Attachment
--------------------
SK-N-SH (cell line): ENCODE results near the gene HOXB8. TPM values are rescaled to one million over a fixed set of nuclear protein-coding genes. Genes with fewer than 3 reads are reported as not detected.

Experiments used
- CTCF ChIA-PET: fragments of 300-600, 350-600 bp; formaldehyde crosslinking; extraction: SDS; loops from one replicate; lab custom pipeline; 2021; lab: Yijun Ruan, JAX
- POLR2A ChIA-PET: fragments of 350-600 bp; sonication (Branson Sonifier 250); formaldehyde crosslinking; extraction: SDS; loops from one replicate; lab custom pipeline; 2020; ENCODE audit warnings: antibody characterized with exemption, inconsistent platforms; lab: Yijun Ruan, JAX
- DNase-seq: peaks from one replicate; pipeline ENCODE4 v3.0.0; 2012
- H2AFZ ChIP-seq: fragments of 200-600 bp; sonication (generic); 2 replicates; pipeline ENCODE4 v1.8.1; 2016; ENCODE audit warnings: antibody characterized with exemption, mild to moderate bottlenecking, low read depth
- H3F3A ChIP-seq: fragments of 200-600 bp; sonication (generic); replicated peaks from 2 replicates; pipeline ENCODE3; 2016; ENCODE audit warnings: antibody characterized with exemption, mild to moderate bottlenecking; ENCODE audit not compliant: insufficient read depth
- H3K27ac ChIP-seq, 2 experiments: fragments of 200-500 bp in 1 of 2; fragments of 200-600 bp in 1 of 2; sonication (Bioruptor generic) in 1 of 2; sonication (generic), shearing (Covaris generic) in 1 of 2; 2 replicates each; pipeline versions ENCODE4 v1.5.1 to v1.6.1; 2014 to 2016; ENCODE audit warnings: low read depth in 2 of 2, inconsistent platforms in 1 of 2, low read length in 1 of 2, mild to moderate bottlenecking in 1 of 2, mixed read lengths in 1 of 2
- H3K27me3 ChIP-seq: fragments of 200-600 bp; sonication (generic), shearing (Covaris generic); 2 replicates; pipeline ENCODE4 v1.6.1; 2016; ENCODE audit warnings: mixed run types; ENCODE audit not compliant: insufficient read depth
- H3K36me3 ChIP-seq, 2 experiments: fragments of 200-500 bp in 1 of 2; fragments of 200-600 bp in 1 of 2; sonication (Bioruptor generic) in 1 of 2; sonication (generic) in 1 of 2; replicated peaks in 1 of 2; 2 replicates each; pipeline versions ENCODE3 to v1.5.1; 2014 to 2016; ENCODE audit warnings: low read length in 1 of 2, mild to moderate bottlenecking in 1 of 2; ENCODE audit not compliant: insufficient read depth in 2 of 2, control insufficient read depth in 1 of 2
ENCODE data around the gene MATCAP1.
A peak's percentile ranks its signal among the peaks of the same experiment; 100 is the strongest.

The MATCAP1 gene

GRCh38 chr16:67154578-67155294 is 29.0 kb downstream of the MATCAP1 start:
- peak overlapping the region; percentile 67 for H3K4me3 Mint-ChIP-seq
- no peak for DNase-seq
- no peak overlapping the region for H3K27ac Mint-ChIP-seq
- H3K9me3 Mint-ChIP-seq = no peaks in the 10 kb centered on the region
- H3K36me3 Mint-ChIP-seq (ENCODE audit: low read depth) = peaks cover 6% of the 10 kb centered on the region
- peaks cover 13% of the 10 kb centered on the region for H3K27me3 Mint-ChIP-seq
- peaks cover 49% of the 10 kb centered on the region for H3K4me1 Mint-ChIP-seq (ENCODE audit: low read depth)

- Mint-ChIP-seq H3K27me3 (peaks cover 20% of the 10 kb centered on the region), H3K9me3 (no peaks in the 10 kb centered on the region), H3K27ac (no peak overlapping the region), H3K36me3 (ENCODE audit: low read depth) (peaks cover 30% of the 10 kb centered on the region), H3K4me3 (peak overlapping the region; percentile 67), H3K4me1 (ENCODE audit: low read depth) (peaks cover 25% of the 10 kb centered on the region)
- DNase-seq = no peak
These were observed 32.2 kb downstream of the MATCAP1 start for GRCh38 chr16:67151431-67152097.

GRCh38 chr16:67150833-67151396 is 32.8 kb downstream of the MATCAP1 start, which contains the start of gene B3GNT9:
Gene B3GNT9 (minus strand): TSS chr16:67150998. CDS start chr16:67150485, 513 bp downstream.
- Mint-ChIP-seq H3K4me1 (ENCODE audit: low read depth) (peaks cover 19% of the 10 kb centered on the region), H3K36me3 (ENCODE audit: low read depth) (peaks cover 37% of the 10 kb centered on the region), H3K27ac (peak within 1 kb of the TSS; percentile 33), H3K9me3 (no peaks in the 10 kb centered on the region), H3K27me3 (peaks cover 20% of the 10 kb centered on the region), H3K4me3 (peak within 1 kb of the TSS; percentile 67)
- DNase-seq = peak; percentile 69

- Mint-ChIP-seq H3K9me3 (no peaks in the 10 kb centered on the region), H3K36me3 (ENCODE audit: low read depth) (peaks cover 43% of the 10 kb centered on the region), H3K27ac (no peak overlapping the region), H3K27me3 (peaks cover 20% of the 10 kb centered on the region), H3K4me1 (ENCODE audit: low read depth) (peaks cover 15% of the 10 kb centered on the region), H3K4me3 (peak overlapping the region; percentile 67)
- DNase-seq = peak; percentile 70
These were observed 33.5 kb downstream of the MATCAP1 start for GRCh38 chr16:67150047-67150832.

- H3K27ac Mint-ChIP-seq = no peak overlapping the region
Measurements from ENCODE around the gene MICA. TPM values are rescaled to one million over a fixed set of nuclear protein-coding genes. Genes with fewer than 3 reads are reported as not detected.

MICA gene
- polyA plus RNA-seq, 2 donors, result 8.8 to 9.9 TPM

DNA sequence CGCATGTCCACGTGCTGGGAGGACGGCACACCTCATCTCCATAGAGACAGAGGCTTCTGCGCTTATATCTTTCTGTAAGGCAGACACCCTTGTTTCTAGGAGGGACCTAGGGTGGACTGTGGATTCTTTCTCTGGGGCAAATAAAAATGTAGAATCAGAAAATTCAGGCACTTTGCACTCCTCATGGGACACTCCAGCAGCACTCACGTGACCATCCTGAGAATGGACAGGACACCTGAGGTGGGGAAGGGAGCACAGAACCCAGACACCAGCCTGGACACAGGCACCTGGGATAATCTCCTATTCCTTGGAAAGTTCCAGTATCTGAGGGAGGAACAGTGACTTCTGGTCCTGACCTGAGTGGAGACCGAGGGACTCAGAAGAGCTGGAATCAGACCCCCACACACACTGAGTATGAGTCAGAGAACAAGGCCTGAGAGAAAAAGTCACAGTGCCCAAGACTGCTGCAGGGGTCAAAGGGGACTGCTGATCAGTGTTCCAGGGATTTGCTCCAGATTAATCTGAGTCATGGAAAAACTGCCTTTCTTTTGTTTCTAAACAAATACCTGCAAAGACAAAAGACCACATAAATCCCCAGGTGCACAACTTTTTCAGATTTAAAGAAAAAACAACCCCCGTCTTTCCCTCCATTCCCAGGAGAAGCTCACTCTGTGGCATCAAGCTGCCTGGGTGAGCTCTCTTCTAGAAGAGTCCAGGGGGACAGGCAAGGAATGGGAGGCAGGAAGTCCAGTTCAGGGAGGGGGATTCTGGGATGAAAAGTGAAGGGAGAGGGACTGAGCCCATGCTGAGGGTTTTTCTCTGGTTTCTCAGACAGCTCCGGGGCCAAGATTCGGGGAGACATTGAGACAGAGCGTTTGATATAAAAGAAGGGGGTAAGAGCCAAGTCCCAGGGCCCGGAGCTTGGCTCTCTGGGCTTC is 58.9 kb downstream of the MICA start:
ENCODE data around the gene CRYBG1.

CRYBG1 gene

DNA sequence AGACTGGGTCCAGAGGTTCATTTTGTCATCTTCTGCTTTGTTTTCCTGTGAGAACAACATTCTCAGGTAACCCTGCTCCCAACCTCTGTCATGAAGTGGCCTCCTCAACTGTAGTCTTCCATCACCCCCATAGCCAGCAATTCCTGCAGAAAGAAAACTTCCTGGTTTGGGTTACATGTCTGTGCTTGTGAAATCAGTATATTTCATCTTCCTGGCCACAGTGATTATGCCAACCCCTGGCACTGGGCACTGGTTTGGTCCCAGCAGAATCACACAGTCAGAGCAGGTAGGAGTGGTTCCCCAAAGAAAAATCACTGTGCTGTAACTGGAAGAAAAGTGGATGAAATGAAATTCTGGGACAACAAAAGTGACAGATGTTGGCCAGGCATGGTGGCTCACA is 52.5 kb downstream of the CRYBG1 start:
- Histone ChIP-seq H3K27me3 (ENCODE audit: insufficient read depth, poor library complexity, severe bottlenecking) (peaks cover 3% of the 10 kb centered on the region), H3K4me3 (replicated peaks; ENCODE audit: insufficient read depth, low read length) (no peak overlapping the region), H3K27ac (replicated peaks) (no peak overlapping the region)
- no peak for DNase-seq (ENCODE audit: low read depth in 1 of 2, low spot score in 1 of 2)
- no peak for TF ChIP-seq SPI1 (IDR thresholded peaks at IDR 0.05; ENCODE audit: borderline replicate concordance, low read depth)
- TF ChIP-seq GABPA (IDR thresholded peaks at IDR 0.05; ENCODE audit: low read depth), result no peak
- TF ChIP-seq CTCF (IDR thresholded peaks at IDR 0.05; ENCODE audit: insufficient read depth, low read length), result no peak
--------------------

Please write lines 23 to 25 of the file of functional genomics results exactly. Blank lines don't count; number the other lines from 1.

- DNase-seq = no peak
These were observed 32.2 kb downstream of the MATCAP1 start for GRCh38 chr16:67151431-67152097.

GRCh38 chr16:67150833-67151396 is 32.8 kb downstream of the MATCAP1 start, which contains the start of gene B3GNT9: